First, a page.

Let’s switch gears and talk about VentureLab. I’ve been running VentureLab for a little over four years now. It’s a different model. First off, VentureLab only works with technologies belonging to Georgia Tech. (There are minor exceptions for student projects, but not enough to affect this argument.)
So the “gauntlet” to get in is different… at the time of admission, VentureLab tries to determine if any startup could exist in your target space, not if yours is the potential winner. That’s very different. If we decide that there’s room for a startup, everything is focused around assembling the resources to build a successful one… business plan, management team, seed capital… all those things that companies already needed to have to survive the ATDC admission process. It’s not a coincidence that the VentureLab exit criteria looked a lot like the ATDC entrance criteria.
Too many of you have heard me tell my tired joke that “If ATDC is an incubator, then VentureLab is pre-natal care.” And it works. But… it’s high-quality, high-cost pre-natal care that you can’t have. (Unless you’re based on Georgia Tech intellectual property.) Look at the quadrants below.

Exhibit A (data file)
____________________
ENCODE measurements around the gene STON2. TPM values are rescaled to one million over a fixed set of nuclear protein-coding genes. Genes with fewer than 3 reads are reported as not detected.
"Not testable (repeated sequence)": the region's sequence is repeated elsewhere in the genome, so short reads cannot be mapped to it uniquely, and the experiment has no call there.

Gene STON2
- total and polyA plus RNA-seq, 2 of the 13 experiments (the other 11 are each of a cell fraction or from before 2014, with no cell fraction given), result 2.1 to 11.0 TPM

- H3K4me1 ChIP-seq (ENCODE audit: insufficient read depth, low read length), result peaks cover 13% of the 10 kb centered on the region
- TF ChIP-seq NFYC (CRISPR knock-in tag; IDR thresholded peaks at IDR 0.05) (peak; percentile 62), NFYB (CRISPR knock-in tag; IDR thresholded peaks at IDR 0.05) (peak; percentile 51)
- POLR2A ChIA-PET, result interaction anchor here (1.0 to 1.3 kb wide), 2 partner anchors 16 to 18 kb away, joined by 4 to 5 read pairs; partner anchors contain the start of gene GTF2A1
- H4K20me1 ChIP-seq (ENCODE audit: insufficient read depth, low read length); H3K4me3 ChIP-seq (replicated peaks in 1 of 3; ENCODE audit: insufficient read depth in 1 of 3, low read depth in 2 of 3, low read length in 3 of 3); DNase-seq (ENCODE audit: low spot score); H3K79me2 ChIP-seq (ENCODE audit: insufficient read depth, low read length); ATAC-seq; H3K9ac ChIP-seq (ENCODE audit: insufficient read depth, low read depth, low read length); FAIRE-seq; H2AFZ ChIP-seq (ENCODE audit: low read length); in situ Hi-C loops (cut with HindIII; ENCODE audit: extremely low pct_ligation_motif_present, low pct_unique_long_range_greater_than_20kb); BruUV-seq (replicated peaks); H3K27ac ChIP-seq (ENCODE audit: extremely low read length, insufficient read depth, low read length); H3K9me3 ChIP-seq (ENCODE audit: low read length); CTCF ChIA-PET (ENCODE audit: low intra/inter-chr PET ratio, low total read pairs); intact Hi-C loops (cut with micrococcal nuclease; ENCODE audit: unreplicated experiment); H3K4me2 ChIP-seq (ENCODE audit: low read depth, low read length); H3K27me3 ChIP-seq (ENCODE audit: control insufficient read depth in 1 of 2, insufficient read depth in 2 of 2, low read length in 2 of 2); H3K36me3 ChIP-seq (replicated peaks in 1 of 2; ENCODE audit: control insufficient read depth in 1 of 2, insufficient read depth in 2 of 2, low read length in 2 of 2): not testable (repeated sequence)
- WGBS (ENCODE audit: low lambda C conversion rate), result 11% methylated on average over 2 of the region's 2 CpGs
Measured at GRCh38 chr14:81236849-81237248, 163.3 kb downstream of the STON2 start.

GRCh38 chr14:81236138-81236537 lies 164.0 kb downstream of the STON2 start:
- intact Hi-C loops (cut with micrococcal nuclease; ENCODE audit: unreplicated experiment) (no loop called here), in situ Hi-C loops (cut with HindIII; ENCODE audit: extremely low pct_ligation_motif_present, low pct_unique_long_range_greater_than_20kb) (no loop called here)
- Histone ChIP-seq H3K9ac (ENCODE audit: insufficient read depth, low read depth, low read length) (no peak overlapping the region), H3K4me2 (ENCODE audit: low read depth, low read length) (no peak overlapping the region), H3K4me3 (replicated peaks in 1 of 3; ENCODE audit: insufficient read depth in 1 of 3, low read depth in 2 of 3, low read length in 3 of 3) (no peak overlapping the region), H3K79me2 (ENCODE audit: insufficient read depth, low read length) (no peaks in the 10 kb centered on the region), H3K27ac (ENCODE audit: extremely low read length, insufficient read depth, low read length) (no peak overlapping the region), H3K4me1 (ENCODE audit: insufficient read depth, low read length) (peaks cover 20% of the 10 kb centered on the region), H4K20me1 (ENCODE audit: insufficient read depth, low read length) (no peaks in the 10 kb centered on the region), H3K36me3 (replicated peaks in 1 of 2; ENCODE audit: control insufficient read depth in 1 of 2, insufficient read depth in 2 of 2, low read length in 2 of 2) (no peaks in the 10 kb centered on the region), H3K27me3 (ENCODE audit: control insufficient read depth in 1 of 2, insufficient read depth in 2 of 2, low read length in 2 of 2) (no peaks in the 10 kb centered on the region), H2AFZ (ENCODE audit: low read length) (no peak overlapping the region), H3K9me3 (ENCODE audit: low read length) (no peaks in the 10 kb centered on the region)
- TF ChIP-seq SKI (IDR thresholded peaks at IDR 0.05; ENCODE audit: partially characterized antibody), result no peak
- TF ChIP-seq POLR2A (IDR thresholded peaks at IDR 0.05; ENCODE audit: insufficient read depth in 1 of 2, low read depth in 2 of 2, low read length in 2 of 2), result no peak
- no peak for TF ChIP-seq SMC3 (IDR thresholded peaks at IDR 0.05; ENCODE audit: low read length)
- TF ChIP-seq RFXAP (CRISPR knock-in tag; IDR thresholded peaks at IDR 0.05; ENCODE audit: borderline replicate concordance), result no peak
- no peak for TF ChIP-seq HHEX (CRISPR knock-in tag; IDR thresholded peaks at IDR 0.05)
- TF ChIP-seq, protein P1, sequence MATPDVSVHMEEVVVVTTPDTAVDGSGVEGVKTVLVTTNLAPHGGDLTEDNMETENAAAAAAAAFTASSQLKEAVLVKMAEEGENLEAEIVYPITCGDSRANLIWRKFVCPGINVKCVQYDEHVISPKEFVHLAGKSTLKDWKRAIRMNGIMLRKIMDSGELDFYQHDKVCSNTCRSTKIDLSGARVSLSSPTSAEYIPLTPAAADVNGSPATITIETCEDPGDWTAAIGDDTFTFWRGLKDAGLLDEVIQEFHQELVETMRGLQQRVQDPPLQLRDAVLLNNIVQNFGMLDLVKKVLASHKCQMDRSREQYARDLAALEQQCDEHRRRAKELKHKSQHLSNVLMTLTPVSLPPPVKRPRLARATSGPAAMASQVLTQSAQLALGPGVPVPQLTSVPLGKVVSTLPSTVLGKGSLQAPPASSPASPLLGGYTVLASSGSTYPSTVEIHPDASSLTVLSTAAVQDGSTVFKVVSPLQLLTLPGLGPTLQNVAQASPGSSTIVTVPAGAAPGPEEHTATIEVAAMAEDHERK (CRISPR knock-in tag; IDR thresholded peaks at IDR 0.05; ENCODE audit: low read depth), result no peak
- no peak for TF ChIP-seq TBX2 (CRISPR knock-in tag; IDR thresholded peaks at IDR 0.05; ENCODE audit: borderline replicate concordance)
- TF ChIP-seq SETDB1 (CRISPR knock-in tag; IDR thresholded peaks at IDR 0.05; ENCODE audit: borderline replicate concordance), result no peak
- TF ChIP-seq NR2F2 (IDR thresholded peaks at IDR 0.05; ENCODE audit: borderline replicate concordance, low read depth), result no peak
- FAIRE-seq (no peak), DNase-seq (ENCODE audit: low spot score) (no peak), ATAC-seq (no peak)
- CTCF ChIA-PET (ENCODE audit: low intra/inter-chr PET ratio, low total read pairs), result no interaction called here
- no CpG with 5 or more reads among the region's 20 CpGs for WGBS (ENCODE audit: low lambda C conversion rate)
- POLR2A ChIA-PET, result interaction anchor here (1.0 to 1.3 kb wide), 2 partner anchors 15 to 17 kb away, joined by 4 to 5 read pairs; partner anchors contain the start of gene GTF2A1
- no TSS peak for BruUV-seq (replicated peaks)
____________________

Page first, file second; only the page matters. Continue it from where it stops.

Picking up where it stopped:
If you have Georgia Tech intellectual property, VentureLab would work with you at the earliest seed/concept stage. (We’re not just talking pre-revenue… we’re talking pre-incorporation and pre-patent-application!) And, if you survived to the relative maturity of “early-stage” (I’m stealing definitions from Lance Weatherby’s blog here), you’d be a great candidate for ATDC.
But if you’re weren’t based on GT intellectual property? Look above, at that vacuum in the lower left.